• 120g cornflakes, bashed in a pestle and mortar
  • Olive oil
  • Rice

So.  Chop up your onion, garlic and carrots and then start off with the sauce – sauté your onion and garlic in a saucepan for 2 minutes, then add the carrot pieces and cook slowly for 10 minutes, with the lid on, giving the odd stir occasionally. Apparently you want to sweat the vegetables until softened and starting to caramelize, but I’d expect this to take way longer than 10 minutes – basically you just want some of the onion and garlic flavours really.

Next, stir in the flour and curry powder and cook them for a minute, and then slowly pour in the chicken stock bit by bit until combined (do it slowly to avoid getting lumps). Add the honey, soy and bay leaf then bring to the boil. Simmer for about 20 minutes. The sauce will have thickened and taken on all of the flavours, although you still need it to have a pouring consistency. Add the garam masala, salt and pepper, and then you could pass the sauce through a sieve if you want, though I preferred to keep the vegetables in.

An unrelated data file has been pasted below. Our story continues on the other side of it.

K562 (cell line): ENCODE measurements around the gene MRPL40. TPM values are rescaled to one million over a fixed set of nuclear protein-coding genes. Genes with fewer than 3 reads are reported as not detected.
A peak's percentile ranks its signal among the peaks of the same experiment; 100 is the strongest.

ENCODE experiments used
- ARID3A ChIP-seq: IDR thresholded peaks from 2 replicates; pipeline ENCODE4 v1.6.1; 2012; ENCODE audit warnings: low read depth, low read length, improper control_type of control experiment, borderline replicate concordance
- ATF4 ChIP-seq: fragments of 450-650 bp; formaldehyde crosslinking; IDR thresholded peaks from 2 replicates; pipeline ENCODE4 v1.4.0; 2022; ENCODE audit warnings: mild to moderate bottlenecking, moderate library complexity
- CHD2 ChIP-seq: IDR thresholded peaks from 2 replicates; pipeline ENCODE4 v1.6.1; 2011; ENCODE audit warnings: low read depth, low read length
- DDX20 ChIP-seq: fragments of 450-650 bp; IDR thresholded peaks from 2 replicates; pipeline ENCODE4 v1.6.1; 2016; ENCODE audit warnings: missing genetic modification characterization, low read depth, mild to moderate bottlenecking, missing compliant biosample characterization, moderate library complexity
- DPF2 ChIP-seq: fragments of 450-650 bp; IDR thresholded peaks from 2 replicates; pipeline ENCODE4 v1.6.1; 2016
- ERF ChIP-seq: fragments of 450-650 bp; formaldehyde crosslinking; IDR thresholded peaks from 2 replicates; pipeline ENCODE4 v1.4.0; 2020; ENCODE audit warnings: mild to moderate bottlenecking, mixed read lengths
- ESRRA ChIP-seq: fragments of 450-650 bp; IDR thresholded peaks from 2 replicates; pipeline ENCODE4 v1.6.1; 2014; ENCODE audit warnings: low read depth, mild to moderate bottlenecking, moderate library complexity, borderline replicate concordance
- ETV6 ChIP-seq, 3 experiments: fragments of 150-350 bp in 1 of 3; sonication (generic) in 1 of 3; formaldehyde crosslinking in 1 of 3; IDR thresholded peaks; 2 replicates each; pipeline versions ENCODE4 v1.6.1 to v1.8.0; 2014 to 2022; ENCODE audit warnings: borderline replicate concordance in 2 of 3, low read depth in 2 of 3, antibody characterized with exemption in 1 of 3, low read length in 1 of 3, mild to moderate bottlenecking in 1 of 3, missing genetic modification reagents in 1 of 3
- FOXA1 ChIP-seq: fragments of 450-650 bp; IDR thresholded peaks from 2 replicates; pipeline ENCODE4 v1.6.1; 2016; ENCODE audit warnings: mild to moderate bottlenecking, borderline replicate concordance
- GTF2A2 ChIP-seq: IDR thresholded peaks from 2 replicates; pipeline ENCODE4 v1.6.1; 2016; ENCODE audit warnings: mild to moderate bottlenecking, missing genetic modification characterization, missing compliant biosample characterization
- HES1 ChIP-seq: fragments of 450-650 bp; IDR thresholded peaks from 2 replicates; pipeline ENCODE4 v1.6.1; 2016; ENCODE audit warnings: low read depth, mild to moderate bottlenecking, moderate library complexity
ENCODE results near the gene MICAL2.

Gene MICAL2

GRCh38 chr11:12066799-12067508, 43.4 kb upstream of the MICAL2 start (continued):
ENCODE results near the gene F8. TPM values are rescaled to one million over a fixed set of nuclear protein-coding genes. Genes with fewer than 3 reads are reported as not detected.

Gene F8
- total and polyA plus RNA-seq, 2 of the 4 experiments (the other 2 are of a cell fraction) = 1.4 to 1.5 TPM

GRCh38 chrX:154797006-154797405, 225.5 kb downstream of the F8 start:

Now get on with the chicken. Put your seasoned flour, egg and cornflakes on separate plates, and then coat the chicken breasts first in flour, then egg and finally cornflakes. Add a bit of olive oil then put in the hot oven for 12-15 minutes. Slice the chicken diagonally then serve it with rice. Happy days!

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Posted by on 13/03/2012 in Food, Other



The Shins, one of my favourite bands ever, are back later this month with a new album – and in preparation, here’s Simple Song, the first single off of it:

It’s actually a pretty sweet love song, with a brilliant (albeit completely unrelated) video. I’m excited for the album (entitled Point of Morrow) already. They’re also playing The Forum in London on March 23rd, and there’s still a few tickets available here. It should be ace.

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Posted by on 08/03/2012 in Music, Other